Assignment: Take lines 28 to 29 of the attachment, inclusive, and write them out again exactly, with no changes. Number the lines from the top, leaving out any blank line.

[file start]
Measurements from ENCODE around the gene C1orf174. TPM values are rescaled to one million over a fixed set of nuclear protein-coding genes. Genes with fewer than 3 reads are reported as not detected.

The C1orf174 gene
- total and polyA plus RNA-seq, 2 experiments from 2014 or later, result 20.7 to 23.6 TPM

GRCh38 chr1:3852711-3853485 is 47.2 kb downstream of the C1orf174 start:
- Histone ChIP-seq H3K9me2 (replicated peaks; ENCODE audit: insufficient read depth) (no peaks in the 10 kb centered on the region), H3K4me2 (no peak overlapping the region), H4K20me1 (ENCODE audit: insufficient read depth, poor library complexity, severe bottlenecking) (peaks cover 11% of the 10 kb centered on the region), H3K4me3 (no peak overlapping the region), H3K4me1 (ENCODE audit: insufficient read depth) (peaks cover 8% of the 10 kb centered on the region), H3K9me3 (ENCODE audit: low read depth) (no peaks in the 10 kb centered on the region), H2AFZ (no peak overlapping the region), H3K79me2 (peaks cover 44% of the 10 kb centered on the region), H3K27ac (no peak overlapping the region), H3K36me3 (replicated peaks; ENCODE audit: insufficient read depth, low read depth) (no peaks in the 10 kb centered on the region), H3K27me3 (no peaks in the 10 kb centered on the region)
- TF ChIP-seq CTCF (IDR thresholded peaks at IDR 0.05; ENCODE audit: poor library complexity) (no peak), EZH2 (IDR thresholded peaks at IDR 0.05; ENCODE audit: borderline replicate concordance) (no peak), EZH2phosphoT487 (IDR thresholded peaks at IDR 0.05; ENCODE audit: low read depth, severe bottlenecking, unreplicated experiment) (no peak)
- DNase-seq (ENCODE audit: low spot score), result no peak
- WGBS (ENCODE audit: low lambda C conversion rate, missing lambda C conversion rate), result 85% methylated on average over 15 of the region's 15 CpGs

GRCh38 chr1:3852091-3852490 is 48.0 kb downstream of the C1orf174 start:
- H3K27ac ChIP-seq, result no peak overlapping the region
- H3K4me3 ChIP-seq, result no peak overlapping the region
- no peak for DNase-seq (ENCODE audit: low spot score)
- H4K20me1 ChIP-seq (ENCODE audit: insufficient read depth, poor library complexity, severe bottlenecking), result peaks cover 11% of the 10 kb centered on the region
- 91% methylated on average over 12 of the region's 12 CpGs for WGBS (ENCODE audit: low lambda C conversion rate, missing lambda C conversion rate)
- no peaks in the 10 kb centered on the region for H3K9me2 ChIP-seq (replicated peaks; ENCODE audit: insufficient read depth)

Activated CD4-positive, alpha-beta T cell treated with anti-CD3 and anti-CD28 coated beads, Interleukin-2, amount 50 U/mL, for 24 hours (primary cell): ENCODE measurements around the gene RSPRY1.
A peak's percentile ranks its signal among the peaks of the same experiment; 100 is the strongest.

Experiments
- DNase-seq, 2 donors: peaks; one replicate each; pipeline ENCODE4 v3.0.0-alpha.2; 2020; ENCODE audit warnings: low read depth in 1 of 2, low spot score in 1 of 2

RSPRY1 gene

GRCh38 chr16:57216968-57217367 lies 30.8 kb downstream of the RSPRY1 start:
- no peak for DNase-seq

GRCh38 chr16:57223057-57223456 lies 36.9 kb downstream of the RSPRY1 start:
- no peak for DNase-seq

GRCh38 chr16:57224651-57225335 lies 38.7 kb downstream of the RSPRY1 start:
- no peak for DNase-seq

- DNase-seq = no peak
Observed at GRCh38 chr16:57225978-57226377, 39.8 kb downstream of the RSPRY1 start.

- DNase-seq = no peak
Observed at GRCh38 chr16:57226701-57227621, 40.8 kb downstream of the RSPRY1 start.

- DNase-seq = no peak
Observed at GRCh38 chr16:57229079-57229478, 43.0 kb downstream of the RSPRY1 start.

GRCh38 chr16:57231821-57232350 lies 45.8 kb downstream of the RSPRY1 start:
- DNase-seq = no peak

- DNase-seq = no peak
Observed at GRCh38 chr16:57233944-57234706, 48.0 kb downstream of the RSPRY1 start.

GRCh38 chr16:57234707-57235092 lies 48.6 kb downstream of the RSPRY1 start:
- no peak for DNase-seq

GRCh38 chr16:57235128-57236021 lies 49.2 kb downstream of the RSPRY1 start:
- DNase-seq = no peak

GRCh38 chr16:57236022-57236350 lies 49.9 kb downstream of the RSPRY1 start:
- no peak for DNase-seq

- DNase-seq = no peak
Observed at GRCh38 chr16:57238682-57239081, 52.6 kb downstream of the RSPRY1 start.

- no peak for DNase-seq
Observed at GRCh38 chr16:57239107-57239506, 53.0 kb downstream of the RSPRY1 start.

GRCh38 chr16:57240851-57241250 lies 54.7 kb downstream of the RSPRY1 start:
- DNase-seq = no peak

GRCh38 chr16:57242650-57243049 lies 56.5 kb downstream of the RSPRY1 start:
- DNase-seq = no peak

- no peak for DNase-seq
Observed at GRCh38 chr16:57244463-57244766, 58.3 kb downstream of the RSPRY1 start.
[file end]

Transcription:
Observed at GRCh38 chr16:57225978-57226377, 39.8 kb downstream of the RSPRY1 start.

- DNase-seq = no peak